Nurses to ride along with North Shore police, provide expert mental health support
Posted January 31, 2022 6:03 pm.
After calls to change policing in B.C. and work towards mental health support, Vancouver Coastal Health and police are launching a new program on the North Shore.
The Car 22 pilot program will pair officers with a mental health care professional who will ride along with them during patrol shifts.
According to police, the program “is aimed at assisting marginalized and vulnerable populations in the community who face mental health challenges.”
In 2020, 26-year-old Chantel Moore was shot by a member of the Edmundston Police Force during a wellness check. Moore was killed shortly after George Floyd was murdered in Minneapolis, a case that triggered international outrage and protests against police brutality and systemic racism.
In B.C., the way police conduct “wellness checks” also came under scrutiny after a student at the University of British Columbia’s Okanagan campus alleged she was assaulted by an RCMP officer while experiencing a mental health crisis. The officer who conducted that “wellness check” was later charged with assault.
A special committee to review and reform the Police Act, has since been convened by Minister of Public Safety Mike Farnworth. The committee’s purpose was to make recommendations on things like harm reduction, and impacts on mental health.
Ira Roness, VCH’s director of mental health and substance use, says the program is meant to improve care for vulnerable people in need of help.
“To have a mental health care professional formally partnered with police officers on the North Shore for mental health calls will improve care for the most vulnerable in our community.”
‘Not a silver bullet’: expert
Despite the initiative, Jonny Morris with the B.C. division of the Canadian Mental Health Association says although the program is a step in the right direction, it is not a silver bullet.
“When you’re adding mental health expertise alongside police, it’s definitely something we support as an additional tool in the toolbox for responding to mental health emergencies. So if we build out that middle part where you can have mental health and substance use expertise alongside police — like a number of models already enforced in B.C. that does increase the likelihood of accurate assessment, de-escalation, and getting connected to the right care.”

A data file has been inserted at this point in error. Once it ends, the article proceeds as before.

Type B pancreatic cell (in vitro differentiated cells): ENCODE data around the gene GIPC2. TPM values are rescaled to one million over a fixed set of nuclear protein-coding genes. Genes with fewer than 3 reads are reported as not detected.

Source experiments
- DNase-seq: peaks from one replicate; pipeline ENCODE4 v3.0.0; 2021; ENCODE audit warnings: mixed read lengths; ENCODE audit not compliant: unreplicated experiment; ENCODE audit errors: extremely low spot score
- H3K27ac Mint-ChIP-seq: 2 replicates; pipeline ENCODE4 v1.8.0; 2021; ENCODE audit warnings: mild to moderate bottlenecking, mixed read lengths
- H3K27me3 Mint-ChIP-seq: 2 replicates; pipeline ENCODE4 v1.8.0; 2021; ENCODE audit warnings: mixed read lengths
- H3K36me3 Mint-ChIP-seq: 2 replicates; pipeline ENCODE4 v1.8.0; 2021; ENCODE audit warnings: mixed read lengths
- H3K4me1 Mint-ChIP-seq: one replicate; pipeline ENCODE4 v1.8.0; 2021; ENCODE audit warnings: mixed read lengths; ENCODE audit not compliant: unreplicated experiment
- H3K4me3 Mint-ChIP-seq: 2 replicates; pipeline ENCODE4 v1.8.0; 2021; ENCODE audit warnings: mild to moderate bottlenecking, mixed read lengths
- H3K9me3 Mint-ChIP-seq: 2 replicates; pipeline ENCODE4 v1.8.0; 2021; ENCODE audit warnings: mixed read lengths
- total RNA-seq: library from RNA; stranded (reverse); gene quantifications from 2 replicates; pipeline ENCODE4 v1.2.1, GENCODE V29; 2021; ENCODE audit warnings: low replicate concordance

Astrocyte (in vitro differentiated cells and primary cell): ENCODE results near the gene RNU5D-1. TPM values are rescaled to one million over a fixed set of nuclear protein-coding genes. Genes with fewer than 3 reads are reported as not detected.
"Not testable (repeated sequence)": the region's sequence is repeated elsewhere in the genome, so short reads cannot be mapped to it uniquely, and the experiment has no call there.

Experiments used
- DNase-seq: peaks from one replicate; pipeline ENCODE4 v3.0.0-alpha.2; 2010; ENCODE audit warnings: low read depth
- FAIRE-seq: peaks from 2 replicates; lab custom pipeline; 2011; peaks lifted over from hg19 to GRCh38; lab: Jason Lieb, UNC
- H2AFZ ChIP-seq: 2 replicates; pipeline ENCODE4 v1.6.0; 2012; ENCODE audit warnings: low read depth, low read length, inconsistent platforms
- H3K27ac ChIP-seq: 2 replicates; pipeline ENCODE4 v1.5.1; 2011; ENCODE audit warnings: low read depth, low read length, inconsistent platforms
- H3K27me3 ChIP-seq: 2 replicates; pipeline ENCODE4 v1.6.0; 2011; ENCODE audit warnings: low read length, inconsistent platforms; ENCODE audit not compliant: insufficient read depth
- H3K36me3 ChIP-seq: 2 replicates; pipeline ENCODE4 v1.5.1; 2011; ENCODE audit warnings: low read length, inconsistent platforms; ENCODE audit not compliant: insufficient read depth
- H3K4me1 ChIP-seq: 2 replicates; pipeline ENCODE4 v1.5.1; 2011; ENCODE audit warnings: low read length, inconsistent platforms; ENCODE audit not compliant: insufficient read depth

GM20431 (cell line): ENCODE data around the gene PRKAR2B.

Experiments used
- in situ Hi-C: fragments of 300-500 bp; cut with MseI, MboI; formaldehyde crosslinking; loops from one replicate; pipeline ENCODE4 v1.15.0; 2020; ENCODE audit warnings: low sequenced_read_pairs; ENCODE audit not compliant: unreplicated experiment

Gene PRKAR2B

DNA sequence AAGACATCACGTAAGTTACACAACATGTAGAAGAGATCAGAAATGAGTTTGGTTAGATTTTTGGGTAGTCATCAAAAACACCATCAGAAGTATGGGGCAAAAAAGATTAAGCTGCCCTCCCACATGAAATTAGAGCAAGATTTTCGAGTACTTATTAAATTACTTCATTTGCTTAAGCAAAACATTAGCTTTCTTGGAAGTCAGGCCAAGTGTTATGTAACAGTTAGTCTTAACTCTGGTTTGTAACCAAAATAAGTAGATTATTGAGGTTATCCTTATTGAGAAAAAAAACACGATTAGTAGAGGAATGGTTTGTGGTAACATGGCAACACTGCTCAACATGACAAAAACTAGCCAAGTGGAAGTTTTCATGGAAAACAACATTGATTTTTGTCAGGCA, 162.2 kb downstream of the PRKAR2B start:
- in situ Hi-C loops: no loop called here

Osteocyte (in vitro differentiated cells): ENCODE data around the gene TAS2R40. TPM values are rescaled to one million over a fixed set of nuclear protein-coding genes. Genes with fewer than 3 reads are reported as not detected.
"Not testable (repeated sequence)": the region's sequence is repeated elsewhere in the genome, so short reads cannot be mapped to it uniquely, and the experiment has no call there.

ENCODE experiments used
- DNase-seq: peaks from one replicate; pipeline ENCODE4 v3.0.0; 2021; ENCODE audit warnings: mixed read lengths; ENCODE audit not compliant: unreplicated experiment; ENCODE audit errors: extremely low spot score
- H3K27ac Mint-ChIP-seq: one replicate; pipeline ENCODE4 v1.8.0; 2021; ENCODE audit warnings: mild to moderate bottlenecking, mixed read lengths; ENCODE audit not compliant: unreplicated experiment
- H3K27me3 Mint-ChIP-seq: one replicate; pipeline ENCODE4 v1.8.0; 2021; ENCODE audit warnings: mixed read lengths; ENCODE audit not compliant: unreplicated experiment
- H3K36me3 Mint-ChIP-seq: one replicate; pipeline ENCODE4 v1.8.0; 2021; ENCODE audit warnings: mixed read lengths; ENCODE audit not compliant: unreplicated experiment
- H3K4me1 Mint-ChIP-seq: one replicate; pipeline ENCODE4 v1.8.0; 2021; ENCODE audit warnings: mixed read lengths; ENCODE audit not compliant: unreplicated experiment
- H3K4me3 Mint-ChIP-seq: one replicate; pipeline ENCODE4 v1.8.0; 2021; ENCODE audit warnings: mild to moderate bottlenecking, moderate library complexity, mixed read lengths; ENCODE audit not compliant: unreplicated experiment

Morris says when policing vulnerable communities experiencing substance abuse and mental health challenges, it is important for people to know that emergency calls will lead to them getting the attention they need and to reduce the distrust many communities have in the police.
“The ultimate goal here is to reduce reliance upon police when it comes to responding to emergencies. We want to be sending more health responses to health emergencies like a mental health crisis. We don’t need police to be responding unless they’re absolutely necessary.”
However, Sgt. Peter DeVries with the North Vancouver RCMP says the mental health experts are not a replacement for policing.
“The police are there to ensure public safety, so we’re going to make sure that everything is safe. We certainly would never put a non police officer person. We would certainly never put a person who is not a police officer into a 911 call or a police call situation where there’s a safety risk.”
But, Morris wants to see B.C. follow the lead of Saskatchewan, where mental health experts have been brought into police control rooms to decide whether police or mental health experts should attend the emergency. He says nurses and mental health experts have the knowledge to decide whether police are in fact needed at certain emergencies.
“Imagine if you’re experiencing a crisis and you have a health professional approaching you, that’s a different experience than having someone who’s armed approach you first,” he said.
He says de-escalation is key in response efforts, and mental health experts are expertly trained in doing so.
“The program adds the likelihood of de-escalating a situation and preventing a terrible outcome like an injury or fatality.”
Program meant to reduce the need for off-site assistance: police
Davies says the purpose of the program is mostly to prevent removing someone from their situation. Rather, he says with the nurse on site, services can be provided immediatly.
“We aren’t the experts, so this unit brings one of those experts along in the police car for the shift and if there is a mental health cause they will go with the police officer to make sure everything is safe. We now have an expert who is able to make that direct connection and we’re bringing that person right with us to the front door of the person who needs the care the most.”
DeVries says if the person needing help is a harm to themselves or others, police will decide whether off-site doctor resources are necessary. He says most situations are not “black and white,” and the duties of the nurses and police will depend on each case.
“It’s about what is the best care that we can give this person right now. Do they need to see a doctor? Do they need a medication prescription? Or do they need to be referred to a service in the community that can provide them with some group help? It really depends on the situation.
Yet, Morris disagrees with this notion, saying community policing encourages more people to ask for help and in return, receive the necessary response.
The Car 22 pilot project is funded by VCH through the Ministry of Mental Health and Addictions and is expected to run until the spring of 2022, with the potential of permanent funding following a successful pilot launch.